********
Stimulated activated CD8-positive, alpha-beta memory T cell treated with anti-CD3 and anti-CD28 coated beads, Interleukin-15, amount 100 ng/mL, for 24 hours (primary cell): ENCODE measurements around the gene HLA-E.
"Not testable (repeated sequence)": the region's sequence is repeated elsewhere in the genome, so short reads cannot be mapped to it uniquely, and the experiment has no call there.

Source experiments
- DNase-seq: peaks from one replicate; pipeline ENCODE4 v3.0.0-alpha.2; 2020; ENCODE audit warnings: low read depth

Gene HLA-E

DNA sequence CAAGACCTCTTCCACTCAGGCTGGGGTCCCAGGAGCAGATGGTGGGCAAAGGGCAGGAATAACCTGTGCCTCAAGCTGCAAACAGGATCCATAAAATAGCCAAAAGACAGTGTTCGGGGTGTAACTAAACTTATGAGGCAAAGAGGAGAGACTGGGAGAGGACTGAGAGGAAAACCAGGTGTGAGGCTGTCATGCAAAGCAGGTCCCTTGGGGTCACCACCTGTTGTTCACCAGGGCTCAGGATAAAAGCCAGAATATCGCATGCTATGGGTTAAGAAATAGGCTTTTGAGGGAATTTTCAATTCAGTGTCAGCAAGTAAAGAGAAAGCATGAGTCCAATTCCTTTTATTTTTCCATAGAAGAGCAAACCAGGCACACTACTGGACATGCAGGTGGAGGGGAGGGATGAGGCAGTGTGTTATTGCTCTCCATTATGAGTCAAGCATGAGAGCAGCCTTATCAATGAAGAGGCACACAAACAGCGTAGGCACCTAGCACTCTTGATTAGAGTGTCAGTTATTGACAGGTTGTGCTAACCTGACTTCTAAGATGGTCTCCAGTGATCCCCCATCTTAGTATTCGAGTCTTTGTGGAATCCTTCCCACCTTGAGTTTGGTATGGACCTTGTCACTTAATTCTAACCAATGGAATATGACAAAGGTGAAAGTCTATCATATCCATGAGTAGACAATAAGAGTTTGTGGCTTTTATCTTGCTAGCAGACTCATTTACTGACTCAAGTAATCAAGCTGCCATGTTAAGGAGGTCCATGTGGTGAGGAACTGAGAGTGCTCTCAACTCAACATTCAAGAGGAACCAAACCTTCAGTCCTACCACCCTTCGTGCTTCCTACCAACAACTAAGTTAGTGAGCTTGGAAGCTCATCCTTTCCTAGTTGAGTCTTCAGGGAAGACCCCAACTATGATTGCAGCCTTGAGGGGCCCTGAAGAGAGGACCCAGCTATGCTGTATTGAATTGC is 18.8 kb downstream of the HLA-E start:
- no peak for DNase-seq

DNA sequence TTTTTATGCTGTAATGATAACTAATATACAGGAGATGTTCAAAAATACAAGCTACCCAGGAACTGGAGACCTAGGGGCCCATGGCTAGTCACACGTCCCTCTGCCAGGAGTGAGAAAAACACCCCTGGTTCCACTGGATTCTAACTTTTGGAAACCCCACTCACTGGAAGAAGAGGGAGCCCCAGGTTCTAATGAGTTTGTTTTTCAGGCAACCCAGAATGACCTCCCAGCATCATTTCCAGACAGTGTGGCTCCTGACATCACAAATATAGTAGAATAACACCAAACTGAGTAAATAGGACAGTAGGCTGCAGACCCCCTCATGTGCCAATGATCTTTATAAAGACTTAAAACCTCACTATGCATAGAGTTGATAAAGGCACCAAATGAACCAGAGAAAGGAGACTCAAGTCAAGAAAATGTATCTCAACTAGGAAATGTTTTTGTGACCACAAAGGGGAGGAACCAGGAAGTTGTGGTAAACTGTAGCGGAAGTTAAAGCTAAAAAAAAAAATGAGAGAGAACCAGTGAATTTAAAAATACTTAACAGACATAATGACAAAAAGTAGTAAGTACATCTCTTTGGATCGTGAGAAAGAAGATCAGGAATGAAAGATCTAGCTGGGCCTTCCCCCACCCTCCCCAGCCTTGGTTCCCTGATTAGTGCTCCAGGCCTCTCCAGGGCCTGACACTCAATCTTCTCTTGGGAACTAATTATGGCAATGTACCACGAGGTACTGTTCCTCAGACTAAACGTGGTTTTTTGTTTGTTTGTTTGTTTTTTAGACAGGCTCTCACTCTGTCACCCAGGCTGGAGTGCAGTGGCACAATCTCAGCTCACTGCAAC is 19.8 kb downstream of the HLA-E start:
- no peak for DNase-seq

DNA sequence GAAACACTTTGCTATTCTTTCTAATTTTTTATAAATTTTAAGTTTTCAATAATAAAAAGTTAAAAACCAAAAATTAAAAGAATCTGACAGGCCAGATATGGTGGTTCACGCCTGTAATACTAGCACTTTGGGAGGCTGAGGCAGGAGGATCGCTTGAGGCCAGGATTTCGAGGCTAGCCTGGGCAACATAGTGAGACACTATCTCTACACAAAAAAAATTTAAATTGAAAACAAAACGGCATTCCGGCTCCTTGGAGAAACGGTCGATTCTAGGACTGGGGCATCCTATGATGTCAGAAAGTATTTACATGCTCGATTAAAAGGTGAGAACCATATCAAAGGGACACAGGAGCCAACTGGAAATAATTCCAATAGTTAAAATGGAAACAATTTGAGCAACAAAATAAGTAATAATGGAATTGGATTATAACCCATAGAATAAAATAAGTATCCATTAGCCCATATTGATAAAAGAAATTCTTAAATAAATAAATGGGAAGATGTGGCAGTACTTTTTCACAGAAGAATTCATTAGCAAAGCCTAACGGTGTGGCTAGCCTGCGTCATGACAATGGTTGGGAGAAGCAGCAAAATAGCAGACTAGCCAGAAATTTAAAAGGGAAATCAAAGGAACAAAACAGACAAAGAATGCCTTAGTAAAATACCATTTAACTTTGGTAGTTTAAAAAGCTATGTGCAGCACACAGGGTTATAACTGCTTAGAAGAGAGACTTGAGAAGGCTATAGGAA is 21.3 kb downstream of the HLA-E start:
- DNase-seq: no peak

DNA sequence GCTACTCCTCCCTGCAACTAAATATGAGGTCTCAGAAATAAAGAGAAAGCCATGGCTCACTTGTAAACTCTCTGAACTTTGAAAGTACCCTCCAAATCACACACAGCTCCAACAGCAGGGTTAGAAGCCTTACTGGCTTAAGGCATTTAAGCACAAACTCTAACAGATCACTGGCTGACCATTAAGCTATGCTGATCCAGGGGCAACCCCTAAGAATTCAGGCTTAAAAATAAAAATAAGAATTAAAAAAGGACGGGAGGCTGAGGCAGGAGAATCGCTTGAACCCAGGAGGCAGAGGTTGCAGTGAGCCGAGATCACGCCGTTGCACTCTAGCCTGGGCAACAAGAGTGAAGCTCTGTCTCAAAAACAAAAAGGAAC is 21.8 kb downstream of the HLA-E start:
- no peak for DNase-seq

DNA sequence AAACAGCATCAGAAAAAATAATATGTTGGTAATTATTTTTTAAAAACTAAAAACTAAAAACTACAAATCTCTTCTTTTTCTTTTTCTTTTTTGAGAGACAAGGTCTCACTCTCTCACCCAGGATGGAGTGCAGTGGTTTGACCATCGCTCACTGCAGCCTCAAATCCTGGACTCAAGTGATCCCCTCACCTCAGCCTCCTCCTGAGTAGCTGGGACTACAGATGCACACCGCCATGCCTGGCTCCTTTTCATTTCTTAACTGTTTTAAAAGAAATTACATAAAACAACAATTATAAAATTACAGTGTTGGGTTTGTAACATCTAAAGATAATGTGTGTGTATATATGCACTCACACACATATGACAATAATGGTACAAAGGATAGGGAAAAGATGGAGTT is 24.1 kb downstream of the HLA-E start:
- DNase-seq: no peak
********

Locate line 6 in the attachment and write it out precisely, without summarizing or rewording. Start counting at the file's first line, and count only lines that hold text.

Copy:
DNA sequence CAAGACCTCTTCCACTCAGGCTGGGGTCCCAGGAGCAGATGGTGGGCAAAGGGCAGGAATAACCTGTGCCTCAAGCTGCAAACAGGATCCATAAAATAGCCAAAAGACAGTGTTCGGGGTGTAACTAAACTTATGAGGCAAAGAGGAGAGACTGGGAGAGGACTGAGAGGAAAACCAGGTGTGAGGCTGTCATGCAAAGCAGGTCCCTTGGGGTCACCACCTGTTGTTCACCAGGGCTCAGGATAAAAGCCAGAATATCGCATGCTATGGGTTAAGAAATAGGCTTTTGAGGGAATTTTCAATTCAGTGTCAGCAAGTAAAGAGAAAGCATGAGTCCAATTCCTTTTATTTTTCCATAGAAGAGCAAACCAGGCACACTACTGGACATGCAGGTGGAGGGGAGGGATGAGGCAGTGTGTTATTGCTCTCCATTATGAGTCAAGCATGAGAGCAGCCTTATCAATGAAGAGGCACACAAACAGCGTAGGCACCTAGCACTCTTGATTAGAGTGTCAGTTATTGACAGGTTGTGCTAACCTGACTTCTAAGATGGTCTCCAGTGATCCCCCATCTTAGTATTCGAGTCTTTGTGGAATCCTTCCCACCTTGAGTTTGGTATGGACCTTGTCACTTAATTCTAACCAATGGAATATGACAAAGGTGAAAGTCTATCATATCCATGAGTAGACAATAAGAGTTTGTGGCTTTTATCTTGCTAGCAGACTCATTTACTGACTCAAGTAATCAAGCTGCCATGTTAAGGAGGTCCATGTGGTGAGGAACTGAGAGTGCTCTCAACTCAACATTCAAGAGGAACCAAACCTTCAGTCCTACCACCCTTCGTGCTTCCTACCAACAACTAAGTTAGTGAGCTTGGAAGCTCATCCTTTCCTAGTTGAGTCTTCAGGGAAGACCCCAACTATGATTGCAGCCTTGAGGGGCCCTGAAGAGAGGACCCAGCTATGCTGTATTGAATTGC is 18.8 kb downstream of the HLA-E start: